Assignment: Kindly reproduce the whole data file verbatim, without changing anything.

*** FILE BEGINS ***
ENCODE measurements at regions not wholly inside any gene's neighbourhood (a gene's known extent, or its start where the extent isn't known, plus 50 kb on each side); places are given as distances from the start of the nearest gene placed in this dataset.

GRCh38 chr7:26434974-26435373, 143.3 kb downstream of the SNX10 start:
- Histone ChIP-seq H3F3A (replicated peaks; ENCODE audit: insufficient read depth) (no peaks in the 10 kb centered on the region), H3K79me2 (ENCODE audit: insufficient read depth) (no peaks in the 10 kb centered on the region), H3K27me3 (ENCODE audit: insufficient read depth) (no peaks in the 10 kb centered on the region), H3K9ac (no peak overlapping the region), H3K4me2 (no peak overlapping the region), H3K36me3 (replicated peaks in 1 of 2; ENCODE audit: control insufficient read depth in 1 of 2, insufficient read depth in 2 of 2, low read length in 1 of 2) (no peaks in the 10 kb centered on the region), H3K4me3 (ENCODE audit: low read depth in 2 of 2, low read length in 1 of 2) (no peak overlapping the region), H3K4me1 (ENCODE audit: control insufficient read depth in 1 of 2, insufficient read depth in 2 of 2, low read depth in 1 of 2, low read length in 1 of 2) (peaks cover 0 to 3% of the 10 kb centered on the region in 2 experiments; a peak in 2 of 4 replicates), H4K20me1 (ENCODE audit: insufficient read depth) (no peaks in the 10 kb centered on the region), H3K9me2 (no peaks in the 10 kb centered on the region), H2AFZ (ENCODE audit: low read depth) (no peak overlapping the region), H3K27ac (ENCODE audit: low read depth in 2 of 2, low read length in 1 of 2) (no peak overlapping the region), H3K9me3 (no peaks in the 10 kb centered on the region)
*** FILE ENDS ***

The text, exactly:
ENCODE measurements at regions not wholly inside any gene's neighbourhood (a gene's known extent, or its start where the extent isn't known, plus 50 kb on each side); places are given as distances from the start of the nearest gene placed in this dataset.

GRCh38 chr7:26434974-26435373, 143.3 kb downstream of the SNX10 start:
- Histone ChIP-seq H3F3A (replicated peaks; ENCODE audit: insufficient read depth) (no peaks in the 10 kb centered on the region), H3K79me2 (ENCODE audit: insufficient read depth) (no peaks in the 10 kb centered on the region), H3K27me3 (ENCODE audit: insufficient read depth) (no peaks in the 10 kb centered on the region), H3K9ac (no peak overlapping the region), H3K4me2 (no peak overlapping the region), H3K36me3 (replicated peaks in 1 of 2; ENCODE audit: control insufficient read depth in 1 of 2, insufficient read depth in 2 of 2, low read length in 1 of 2) (no peaks in the 10 kb centered on the region), H3K4me3 (ENCODE audit: low read depth in 2 of 2, low read length in 1 of 2) (no peak overlapping the region), H3K4me1 (ENCODE audit: control insufficient read depth in 1 of 2, insufficient read depth in 2 of 2, low read depth in 1 of 2, low read length in 1 of 2) (peaks cover 0 to 3% of the 10 kb centered on the region in 2 experiments; a peak in 2 of 4 replicates), H4K20me1 (ENCODE audit: insufficient read depth) (no peaks in the 10 kb centered on the region), H3K9me2 (no peaks in the 10 kb centered on the region), H2AFZ (ENCODE audit: low read depth) (no peak overlapping the region), H3K27ac (ENCODE audit: low read depth in 2 of 2, low read length in 1 of 2) (no peak overlapping the region), H3K9me3 (no peaks in the 10 kb centered on the region)